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Memorial of the legislature of Kentucky, praying compensation for horses lost and destroyed, when in the service of the United States / January 9, 1816 ; read and referred to the Committee on Military affairs.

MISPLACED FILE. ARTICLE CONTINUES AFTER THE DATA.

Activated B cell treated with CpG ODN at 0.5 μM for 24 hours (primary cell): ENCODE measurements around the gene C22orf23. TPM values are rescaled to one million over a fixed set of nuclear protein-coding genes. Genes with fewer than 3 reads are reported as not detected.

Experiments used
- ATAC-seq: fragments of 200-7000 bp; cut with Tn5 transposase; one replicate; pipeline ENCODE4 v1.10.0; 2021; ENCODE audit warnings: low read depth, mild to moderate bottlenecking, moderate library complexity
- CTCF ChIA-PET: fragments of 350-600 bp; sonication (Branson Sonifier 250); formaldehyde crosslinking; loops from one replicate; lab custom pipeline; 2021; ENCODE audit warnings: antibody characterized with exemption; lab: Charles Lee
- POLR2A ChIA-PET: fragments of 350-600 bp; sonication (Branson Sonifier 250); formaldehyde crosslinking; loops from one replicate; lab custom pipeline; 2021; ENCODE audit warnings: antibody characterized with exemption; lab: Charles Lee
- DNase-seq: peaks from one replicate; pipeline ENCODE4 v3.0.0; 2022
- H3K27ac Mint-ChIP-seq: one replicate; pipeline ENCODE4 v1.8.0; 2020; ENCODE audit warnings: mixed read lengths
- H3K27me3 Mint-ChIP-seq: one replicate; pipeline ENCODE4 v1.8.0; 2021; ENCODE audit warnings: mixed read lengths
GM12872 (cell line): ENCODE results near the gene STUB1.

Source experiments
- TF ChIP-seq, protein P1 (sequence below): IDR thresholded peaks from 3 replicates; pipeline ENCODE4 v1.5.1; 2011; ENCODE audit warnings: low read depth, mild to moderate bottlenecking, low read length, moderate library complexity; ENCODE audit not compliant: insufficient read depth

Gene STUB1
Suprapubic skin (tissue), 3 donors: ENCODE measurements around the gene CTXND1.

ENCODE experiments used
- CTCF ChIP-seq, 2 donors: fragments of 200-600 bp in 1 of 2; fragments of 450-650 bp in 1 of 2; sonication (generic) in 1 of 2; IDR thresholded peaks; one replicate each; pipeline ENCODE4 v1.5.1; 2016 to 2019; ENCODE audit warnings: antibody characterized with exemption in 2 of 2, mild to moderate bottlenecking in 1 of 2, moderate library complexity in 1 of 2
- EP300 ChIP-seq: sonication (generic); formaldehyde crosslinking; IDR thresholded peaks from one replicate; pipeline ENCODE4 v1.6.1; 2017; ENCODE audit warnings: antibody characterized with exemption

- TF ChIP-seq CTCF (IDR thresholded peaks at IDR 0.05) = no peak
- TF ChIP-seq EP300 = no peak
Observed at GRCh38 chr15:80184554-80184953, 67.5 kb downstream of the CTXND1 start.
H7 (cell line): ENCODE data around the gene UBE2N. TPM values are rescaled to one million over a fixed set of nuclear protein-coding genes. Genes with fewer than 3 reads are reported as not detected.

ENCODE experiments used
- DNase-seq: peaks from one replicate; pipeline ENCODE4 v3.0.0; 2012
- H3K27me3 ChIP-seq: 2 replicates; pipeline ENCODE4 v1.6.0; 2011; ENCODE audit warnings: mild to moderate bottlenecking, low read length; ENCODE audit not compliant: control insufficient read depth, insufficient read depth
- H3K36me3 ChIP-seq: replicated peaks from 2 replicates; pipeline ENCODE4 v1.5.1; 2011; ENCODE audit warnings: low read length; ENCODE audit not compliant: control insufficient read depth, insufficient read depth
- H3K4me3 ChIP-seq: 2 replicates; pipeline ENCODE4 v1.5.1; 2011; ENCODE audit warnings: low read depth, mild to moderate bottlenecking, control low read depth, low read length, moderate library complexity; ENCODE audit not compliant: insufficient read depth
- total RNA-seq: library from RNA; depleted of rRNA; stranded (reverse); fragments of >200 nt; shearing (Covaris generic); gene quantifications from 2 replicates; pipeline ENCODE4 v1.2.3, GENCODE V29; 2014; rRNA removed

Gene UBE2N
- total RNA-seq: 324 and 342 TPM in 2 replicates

Memorial of the legislature of Kentucky, praying compensation for horses lost and destroyed, when in the service of the United States / January 9, 1816 ; read and referred to the Committee on Military affairs. Kentucky. General Assembly. 400dpi TIFF G4 page images University of Kentucky, Electronic Information Access & Management Center Lexington, Kentucky 2002 b92-155-29772503 Electronic reproduction. 2002. (Beyond the shelf, serving historic Kentuckiana through virtual access (IMLS LG-03-02-0012-02) ; These pages may be freely searched and displayed. Permission must be received for subsequent distribution in print or electronically. Memorial of the legislature of Kentucky, praying compensation for horses lost and destroyed, when in the service of the United States / January 9, 1816 ; read and referred to the Committee on Military affairs. Kentucky. General Assembly. Printed by William A. Davis, Washington : 1816. 8 p. ; 21 cm. Coleman Cover title. Shaw & Shoemaker 39545. At head of title: 14, i.e. United States. Senate doc. 14. Microfilm. Atlanta, Ga. : SOLINET, 1994. 1 microfilm reel ; 35 mm. (SOLINET/ASERL Cooperative Microfilming Project (NEH PS-20317) ; SOL MN03988.17 KUK) Printing Master B92-155. IMLS This electronic text file was created by Optical Character Recognition (OCR). No corrections have been made to the OCR-ed text and no editing has been done to the content of the original document. Encoding has been done through an automated process using the recommendations for Level 1 of the TEI in Libraries Guidelines. Digital page images are linked to the text file. Kentucky Claims vs. United States. [ 17] MEMORIAL OF THE LEGISLATURE OF THE STAPE OF KENTUCKr RELATIVL TO CcAMPENSATION TO BE MADE, FOR HORSES LOST IN TME SERVICE OF THE UNITED STATIS. JANUARY 9, 1810. Ordered to lie on the table. WASHINGTON: PRINTED BY WILLIAM A. DAVIS. ............. isle. This page in the original text is blank. 17] A MEMORIAL TO CONGRESS, Relative to Compensation for Horses lost by the Citizens of this State, during the late War, while in the Service of the United States. To the honourable the Senate and House of Representa- tives of the United States of America, in Congress assem- bled. THE memorial of the legislature of the State of Kentucky, would respectfully call the attention of congress to a subject of considerable impor- tance to many of their citizens, who unfortunately lost their horses during the various campaigns car- ried on from this State, in the late war with the British and their savage allies; particularly on the north-western frontier, where the losses slus- tained were peculiarly severe, owing to many cir- cumstances which we will detail, and which at the time, demanded every sacrifice. The extensive wilderness, bordering upon our north-western frontiers, every part of which was infested by a cruel and savage enemy, made it ne- cessary that large bodies of mounted riflemen should be employed, in order to meet the various attack of an insidious foe, and to comply with which, the people of the western country never hesitated, or inquired what compensation Was to be made them. They relied upon the Justice of their country; which, they believed, wouldnever be withheld from the soldier who had risked his life in defence of his country's right, 4: ( 17 ] The legislature are aware of the provision made by act of congress for the use and risk of horses lost by mounted men, previous to the declaration of war; and they have no doubt there are some cases which have not as great claims upon the government as others. Yet, when the situation of the State of Kentucky is taken into consideration, it will be found that the claims of her citizens to compensation for horses lost during the war, will be found not inferior to any other section of the Union. Placed at a considerable distance from the scene of military operations, the calls for men by the government, were generally made at a time when the greatest despatch and energy were re- quired. In the summer of 1812, the surrender of gene- ral Hull, the fall of Detroit, Mackinaw and Chica- go, and the consequent siege of forts Wayne and Harrison, called aloud for all the patriotism of the State of Kentucky. The emergency could only be met by mounted men, who, in a few days, were found filling up the ranks of generals Harrison and Hopkins: the re- maining forts were saved, the frontiers protected, a savage enemy checked in his bloody career, and destruction and retribution carried back into his own country; and the various tribes of hostile Indians, flushed with their recent success, were driven to seek refuge under the cannon of their British friends. In aid of which important services, the regiment Of drmgoons iunder the command of colonel Sim- rall, the volunteer company of captain Smith, and the twelve months volunteers- with captain Gar- rard, contributed their full portion of zeal and pat- riotisin at the battle of Mississiniwa in the midst of winter, besides niany other important services [17 5 which lost to them many horses, besides those killed in battle; these are cases which richly de- serve the notice of a grateful country. Early in the year 1813, a regiment of mounted riflemen, under the command of colonel Richard M. Johnson, were hurried into service to relieve fort Meigs and protect the frontiers of the State of Ohio. This regiment was usefully employed, and it is believed fully answered the expectation of their country. Previous to the second investiture of fort Meigs, they penetrated far into the enel- my's country, and by forced marches reached that important post at a critical period, and were em- ployed by the commanding general to procure in- telligence of the enemy's movements near Malden, by which means general Harrison was enabled to carry on his operations in security. These and subsequent marches of unusual celerity, had a ten- dency to break down and destroy many of the best horses belonging to that corps. Again, when it was found, late in the month of July 1813, that the conteriplated force of regular troops could not be collected, and the conmmanding general of the north-western army was compelled to call upon the governor of Kentucky for an ad- ditional militia force. The lateness of the season, the necessity of the times, the importance of the service required, as well as the critical period which had arrived, in which the hopes of a desponding country were to be realized or again blasted, all combined to point out to the executive of this State, that mounted men could alone meet the approachingo crisis, and render that service so loudly called for by every friend to his country. With these views it is well known that between three and four thousand mounted men, rallied round the standard of their country, which had been erected by the venerable Shelby, many of whom had to travel between two and three hundred miles before they reached the oint of rendezvous. With these troops, without delavinr a single day unnecessarily the governor of iKentucky moved on to the head-quarters of the north-western army, where his arrival was as cri- tical as it was important, and absolutely necessary to meet the views of general Harrison. Forced marches were required and performed: our citi- zens did not linger on the road, or suffer their spi- rits to be depressed; for many, after losing their horses hy. fatigue, would keep up with the army on foot, to the astonishment as well as pride of their country and fellow-soldiers. We cannot avoid further stating to your honourable body, that in order to take advantage of commo- dore Perry's success upon Lake Erie and carry the war into the enemy's country, it was necessary to leave the horses of the troops enclosed in the pe- ninsula formed by the Sandusky bay and Portage River. where thev subsisted in the forest upwards of one mouth, which much reduced them, and con- sequently produced many serious and unavoid- able losses on the homeward march, as a sufficiencY of forage could not be procured at that place.- An imjportant victory was gained, and the most san- guine anticipations of the government realized.- And will the nation now, on the return of peace, re- fuse to remunerate our citizens, manv of whom are poor, and some of whom have lost their only horse we trust not :-and therefore earnestly solicit the attention of congoess to this subject, which though of small moment to the nation at large, yet is im- portant to individuals. 6 E 17 ] We would also include the cases of horses lost during the fall of 1814, under major P. Dudley, who served with general M'Arthur, in Upper Can- ada, who we. believe rendered important services to our country in cutting off the supplies of the en- emy, and which would have been most severely felt by them in case another campaign had opened in that quarter. Nor can her citizens have less claim on the jus- tice of their country to remunerate them for lost property; who, during an inclement season, and through a country peopled by savage enemies only, encountered every danger and difficulty, in the wagon department, transporting provisions, for- age, and camp equipage, for the army and garri- sons of the north-west; many of whom were in- duced to embark in that dangerous employ, more from a desire to serve their country than from the prospect of gain. Nor was the services rendered their country by the detachment of Kentucky troops under the command of colonel Wm. Russell, on the Wabash River, less meritorioys, nor the losses sustained by them less just to remunerate. We therefore most seriously request, that the cases of lost horses alluded to in this memorial, be attended to, and that our citizens be fully compen- sated, as far as the justice of their several cases may require: and for the purpose of bringing this subject before congress, be it Pesolved, By the general assembly of the Com- monwealth of Kentucky, that the governor of this State be requested to transmit a copy of the fore- going memorial, to each of our senators and repre- sentatives in congress, with a request that they im- mediately lay the same before that body, and that [ 17 ] 7 8 [ 17 3 they use their best influence to have the same com- plied with, as soon as the nature of the case will ad- mit JOHN J. CRITTENDEN, Speaker of the House of Representatives. R. HICKMAN, Speaker of the Senate. APPROVED-December 21st, 1815. ISAAC SHELBY. Secretary's Office, Frankfort, December 25th, 1815. I hereby certify that the foregoing is a true copy of the enrolled memorial and resolution filed in this office. M. D. HARDIN, Sec'ry.